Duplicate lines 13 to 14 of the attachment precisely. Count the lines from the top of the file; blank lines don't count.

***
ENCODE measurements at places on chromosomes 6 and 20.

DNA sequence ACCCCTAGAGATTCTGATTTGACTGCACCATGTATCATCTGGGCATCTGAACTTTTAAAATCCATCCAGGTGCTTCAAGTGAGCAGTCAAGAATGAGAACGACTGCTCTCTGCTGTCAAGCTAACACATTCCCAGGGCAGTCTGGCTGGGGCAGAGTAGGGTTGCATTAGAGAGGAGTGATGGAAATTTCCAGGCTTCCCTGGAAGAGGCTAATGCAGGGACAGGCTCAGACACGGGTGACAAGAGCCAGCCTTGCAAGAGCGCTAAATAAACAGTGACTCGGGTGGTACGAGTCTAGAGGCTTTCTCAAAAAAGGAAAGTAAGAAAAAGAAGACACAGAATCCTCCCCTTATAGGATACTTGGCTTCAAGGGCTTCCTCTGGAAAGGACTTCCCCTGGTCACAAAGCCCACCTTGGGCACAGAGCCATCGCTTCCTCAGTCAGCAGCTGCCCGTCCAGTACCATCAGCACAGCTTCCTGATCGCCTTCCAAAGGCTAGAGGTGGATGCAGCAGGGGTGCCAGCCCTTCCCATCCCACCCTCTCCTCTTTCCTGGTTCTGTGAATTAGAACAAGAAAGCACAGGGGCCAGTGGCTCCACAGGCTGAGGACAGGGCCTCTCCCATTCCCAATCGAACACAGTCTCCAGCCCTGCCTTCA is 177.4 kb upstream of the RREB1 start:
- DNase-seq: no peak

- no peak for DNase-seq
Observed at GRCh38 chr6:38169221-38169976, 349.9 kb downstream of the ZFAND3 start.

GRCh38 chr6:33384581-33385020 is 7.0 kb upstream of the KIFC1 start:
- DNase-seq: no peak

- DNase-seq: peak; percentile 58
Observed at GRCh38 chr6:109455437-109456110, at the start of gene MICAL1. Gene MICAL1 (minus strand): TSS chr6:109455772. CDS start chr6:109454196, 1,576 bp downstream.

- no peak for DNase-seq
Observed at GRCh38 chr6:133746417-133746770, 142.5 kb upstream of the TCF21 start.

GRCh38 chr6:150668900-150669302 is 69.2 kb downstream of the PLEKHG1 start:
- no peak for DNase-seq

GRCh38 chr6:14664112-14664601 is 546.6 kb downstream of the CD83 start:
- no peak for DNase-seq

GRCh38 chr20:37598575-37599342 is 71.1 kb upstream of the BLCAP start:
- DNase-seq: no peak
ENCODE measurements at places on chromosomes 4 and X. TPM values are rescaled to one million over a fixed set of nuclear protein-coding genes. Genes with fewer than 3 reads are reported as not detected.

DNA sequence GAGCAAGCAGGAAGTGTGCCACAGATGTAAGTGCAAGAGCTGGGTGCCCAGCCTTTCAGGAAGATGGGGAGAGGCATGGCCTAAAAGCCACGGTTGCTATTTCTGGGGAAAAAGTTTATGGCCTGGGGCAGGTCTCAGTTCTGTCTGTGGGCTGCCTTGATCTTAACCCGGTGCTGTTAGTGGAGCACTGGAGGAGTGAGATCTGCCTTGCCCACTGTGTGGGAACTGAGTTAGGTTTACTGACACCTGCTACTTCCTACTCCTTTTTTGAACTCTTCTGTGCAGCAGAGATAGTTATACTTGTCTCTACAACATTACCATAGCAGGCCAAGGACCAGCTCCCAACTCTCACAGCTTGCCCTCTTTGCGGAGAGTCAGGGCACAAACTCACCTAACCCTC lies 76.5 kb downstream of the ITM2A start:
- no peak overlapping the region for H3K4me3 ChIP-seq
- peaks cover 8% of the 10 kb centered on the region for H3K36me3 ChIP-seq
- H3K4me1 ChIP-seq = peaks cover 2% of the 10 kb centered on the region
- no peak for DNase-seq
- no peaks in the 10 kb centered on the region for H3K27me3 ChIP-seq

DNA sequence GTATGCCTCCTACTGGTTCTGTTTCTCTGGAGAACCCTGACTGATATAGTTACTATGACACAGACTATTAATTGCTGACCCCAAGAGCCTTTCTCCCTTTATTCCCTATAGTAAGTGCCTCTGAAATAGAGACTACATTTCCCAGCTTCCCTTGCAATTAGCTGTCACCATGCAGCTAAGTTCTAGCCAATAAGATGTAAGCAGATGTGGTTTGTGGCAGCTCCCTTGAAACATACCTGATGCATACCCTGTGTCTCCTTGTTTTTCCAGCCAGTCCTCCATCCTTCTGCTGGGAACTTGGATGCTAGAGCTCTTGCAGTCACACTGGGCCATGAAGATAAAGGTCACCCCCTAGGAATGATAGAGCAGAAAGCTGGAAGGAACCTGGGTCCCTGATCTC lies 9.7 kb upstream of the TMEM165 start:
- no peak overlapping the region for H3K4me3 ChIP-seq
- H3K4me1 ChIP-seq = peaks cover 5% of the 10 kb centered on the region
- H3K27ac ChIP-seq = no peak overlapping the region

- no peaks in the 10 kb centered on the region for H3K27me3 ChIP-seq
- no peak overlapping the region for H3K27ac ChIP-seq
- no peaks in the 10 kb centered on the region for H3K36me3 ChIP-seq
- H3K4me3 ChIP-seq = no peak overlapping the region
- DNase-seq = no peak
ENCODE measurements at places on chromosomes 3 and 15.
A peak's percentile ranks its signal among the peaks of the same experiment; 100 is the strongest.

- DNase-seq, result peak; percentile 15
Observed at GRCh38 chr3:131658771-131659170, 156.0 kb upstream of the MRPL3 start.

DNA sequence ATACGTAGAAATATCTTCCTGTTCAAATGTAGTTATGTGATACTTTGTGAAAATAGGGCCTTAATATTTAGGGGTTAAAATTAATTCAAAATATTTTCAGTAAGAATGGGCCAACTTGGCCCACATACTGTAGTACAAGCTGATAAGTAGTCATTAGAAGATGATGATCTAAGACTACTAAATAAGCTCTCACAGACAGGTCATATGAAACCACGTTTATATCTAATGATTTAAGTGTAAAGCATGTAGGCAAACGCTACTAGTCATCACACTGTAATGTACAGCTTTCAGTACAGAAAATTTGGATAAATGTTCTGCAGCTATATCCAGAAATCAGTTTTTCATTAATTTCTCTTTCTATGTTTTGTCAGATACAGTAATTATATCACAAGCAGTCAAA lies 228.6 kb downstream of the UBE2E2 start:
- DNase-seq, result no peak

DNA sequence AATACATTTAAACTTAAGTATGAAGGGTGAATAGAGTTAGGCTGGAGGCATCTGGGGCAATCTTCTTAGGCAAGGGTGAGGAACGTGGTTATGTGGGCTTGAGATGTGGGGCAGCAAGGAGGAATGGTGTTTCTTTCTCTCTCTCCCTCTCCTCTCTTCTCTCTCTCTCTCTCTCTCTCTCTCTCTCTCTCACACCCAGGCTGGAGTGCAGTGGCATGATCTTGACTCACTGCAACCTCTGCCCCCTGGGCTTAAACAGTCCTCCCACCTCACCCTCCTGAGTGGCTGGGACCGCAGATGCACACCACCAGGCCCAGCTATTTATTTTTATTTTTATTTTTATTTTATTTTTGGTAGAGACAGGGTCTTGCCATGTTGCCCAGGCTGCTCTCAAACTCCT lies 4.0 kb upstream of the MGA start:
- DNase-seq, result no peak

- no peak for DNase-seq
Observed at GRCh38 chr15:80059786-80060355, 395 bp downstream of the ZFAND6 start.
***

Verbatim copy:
- no peak for DNase-seq

GRCh38 chr6:14664112-14664601 is 546.6 kb downstream of the CD83 start: